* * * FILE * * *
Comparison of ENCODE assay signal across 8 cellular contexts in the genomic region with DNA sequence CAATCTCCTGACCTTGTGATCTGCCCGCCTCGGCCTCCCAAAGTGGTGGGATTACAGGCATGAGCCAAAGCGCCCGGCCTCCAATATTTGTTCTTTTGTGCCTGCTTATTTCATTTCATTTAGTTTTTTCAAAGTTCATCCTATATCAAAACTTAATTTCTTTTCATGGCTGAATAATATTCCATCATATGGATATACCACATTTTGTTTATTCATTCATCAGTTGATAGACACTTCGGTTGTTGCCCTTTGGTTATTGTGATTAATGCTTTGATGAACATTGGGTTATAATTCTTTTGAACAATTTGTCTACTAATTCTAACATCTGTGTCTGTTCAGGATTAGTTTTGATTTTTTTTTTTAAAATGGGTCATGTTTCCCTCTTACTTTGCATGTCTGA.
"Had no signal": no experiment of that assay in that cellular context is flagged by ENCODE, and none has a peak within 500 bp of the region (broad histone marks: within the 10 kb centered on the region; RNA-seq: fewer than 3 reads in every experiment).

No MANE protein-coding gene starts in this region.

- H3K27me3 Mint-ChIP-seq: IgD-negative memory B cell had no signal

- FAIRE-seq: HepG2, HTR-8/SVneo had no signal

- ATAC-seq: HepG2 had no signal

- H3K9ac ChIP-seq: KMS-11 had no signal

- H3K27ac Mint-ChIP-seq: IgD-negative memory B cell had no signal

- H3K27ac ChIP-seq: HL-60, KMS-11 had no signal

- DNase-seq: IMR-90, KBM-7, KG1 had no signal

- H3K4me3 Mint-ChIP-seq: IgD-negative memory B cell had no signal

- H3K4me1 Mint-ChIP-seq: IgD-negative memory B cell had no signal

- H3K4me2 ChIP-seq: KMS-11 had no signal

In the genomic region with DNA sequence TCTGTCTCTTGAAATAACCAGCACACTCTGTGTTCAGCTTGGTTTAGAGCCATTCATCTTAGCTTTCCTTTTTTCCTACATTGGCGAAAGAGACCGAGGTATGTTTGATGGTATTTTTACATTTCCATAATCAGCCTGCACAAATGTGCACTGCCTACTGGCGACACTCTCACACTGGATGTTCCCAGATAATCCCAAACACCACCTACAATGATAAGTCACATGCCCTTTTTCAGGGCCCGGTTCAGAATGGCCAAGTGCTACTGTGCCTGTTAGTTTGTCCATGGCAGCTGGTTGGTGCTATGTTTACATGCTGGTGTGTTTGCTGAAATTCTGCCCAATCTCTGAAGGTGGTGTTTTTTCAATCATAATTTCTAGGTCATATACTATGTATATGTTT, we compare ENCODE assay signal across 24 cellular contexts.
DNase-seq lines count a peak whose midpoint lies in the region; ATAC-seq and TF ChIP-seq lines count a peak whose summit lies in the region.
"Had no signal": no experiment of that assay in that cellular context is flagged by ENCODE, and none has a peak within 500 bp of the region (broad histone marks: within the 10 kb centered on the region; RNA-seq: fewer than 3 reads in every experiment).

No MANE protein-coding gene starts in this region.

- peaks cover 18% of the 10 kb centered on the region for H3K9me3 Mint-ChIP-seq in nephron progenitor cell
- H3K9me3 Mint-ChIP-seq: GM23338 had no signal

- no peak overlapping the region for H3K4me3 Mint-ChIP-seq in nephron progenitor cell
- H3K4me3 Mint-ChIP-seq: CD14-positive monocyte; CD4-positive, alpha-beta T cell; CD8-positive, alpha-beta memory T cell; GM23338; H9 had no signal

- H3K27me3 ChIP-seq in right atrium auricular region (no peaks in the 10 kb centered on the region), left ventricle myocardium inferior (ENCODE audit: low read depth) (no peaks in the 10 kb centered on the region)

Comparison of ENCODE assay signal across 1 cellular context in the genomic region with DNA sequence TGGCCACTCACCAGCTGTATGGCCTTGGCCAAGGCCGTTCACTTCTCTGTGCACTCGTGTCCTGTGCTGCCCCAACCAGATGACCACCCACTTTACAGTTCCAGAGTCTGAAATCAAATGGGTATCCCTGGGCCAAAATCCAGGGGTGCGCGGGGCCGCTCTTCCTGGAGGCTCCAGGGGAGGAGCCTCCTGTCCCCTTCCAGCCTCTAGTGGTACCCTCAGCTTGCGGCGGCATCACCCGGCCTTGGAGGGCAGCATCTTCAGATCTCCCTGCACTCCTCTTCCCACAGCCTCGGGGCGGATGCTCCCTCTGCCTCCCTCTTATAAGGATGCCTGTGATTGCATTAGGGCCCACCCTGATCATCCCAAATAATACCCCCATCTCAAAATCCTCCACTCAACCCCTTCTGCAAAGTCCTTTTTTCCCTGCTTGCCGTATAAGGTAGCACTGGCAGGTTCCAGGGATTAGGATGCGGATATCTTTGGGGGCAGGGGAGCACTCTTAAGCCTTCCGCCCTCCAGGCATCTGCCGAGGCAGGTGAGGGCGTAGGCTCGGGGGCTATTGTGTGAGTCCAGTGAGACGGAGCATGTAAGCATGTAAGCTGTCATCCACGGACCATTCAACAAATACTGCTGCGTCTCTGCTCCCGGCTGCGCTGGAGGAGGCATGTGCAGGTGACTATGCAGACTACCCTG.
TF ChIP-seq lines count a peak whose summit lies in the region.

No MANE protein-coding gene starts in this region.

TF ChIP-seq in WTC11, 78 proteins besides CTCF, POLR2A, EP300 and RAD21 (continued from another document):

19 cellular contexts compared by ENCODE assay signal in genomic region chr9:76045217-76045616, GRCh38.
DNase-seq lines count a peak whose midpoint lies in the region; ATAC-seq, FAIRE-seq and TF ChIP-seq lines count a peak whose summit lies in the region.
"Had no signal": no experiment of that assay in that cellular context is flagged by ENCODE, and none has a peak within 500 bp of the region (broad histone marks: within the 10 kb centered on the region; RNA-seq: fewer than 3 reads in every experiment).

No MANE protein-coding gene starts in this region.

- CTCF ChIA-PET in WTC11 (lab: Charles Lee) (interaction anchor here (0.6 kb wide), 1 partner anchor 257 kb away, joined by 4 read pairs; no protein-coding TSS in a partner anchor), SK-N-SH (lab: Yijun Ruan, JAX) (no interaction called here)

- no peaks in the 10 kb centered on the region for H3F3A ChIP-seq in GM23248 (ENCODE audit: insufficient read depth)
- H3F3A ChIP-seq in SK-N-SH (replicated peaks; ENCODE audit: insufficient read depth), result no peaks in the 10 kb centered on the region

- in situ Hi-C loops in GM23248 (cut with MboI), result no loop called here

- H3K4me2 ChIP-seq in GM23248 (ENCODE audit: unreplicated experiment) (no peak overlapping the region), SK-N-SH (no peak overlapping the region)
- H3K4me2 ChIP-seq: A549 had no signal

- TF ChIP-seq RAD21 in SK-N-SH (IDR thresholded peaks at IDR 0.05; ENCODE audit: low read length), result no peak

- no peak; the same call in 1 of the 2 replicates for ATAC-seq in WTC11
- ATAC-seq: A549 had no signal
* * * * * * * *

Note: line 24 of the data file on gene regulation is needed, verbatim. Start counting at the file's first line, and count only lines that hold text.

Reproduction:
TF ChIP-seq lines count a peak whose summit lies in the region.